Justice Department investigators broaden their inquiry
Margaret Talev and Greg Gordon
...In other development, the Justice Department said Wednesday that Tim Griffin, the interim U.S. attorney in Little Rock, Ark., since last December, would resign his post effective June 1.
Griffin, a former Republican Party opposition researcher, has been a controversial figure in the firing controversy because of his close ties to White House political adviser Karl Rove and allegations that he was part of a GOP effort in 2004 to get minorities knocked off of voting rolls. Republican Party officials have denied any impropriety.
To make way for Griffin, the White House and Justice Department
last year sought U.S. Attorney Bud Cummins' resignation.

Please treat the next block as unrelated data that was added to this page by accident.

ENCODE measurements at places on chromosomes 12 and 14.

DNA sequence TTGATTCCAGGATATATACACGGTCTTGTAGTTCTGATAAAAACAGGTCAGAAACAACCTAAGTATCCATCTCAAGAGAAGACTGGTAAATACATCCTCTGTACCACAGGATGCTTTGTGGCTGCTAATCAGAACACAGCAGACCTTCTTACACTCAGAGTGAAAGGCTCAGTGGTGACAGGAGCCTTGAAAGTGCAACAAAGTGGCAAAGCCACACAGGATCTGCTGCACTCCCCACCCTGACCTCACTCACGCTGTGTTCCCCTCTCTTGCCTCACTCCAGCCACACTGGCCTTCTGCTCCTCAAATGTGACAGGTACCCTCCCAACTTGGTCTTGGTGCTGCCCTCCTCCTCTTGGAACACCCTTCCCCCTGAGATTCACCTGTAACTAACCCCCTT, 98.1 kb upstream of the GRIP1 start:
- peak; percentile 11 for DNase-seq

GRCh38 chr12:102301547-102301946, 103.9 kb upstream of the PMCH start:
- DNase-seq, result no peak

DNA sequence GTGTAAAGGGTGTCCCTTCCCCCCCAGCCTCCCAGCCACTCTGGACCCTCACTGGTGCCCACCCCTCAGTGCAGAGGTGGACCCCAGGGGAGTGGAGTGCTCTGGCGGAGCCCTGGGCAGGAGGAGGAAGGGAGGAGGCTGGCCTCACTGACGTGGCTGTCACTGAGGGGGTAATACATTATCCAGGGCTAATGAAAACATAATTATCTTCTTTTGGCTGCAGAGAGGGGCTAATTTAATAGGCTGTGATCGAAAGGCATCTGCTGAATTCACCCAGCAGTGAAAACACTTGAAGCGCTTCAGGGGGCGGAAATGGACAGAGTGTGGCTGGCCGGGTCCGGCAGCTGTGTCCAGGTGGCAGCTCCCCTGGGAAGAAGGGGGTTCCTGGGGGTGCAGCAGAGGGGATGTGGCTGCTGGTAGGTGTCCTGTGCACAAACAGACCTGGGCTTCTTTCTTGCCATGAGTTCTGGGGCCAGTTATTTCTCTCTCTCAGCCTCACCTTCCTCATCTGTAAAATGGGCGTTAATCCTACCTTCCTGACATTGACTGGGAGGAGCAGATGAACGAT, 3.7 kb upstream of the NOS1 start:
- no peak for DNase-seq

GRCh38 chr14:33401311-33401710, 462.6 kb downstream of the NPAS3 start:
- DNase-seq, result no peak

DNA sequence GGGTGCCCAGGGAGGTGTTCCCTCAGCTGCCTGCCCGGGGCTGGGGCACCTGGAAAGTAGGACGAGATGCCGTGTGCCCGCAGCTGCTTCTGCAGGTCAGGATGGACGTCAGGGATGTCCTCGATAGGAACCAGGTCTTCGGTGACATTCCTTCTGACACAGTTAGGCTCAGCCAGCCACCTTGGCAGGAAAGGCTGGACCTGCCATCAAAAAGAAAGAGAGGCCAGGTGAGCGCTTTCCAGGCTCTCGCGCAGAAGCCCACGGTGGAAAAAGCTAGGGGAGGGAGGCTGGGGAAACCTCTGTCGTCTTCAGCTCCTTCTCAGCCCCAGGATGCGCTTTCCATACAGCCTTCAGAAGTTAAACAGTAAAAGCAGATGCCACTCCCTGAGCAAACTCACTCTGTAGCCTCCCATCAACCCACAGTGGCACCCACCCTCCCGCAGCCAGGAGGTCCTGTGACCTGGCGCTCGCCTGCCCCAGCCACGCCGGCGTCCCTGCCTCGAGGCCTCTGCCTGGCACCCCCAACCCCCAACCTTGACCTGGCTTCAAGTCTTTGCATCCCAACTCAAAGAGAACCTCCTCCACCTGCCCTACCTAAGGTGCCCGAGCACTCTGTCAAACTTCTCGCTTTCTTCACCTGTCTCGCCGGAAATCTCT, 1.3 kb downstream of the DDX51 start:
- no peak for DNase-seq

Griffin at one point might have stayed on through the remainder of
Bush's term. But when it was revealed that he was installed using a change to the USA Patriot Act that took away the Senate's power to reject him, Griffin said he would stay on only until a permanent replacement was nominated. As of Wednesday, it was unclear who that nominee would be. The Justice Department notified Congress that Griffin's first assistant, Jane W. Duke, would serve as acting U.S. attorney.
Griffin could not be reached for comment.
Said Michael Teague, spokesman for Sen. Mark Pryor, D-Ark.: "This is a positive development, and Senator Pryor looks forward to restoring credible leadership in the U.S. Attorney's office."
Wednesday, May 30, 2007
Griffin Resigns AR U.S. Attorney Post
In today's report from McClatchy Washington Bureau, Tim Griffin will resign his post effective June 1.